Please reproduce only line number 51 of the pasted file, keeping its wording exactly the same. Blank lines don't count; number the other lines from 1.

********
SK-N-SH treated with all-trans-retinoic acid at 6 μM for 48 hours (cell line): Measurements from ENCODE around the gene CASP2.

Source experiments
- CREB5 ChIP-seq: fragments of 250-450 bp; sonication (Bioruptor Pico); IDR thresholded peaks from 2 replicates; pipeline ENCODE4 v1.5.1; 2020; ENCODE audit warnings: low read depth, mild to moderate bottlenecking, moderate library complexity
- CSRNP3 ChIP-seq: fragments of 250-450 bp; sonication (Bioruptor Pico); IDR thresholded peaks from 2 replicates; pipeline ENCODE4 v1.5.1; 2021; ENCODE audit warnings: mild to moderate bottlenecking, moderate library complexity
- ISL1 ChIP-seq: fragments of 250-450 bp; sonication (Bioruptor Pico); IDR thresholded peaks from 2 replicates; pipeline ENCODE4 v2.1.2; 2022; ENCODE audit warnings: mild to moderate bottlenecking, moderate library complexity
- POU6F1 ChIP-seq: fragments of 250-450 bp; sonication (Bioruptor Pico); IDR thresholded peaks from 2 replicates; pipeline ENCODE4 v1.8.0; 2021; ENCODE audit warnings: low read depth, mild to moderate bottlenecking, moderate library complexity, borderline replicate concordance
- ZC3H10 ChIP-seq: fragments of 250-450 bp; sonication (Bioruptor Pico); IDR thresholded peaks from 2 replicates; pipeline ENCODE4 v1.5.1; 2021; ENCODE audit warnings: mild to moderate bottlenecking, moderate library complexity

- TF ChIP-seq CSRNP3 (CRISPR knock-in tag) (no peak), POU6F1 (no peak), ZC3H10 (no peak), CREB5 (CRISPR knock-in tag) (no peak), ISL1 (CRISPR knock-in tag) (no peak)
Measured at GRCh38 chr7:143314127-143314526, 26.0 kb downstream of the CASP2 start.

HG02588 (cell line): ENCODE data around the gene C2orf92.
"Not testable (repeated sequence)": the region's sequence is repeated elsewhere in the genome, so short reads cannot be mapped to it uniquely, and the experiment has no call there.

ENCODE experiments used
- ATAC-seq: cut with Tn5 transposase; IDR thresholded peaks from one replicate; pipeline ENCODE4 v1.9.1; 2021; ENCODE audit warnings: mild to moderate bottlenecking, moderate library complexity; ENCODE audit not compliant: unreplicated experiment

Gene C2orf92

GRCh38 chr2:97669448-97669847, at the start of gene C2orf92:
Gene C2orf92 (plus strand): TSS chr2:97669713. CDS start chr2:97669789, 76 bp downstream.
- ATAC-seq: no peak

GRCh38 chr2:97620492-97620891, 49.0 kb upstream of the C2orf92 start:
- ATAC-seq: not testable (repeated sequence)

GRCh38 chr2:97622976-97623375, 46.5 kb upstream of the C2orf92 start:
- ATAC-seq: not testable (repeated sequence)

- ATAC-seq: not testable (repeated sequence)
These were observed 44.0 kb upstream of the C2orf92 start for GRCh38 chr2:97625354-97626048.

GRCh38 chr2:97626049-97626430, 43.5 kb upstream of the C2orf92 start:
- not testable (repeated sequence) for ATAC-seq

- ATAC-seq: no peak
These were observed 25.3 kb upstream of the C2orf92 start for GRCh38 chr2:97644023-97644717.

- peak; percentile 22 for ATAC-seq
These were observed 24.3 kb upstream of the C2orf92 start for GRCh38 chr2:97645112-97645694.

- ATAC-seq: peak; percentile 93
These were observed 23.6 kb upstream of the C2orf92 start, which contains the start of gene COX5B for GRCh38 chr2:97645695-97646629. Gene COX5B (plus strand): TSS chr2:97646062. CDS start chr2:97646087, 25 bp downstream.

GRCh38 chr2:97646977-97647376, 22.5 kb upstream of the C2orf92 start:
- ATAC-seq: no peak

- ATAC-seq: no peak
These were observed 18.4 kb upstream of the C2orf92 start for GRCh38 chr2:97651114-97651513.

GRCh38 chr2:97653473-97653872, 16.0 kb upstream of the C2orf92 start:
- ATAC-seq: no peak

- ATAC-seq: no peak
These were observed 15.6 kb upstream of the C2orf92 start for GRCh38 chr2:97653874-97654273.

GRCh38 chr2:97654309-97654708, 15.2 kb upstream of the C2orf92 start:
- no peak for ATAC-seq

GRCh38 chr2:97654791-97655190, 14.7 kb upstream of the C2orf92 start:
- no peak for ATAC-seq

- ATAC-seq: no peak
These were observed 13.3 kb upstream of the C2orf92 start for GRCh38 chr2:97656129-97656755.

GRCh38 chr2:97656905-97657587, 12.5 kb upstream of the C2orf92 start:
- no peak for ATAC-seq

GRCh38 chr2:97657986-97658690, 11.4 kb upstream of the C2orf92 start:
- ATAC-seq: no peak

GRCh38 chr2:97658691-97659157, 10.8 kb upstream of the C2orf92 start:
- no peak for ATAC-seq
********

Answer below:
- no peak for ATAC-seq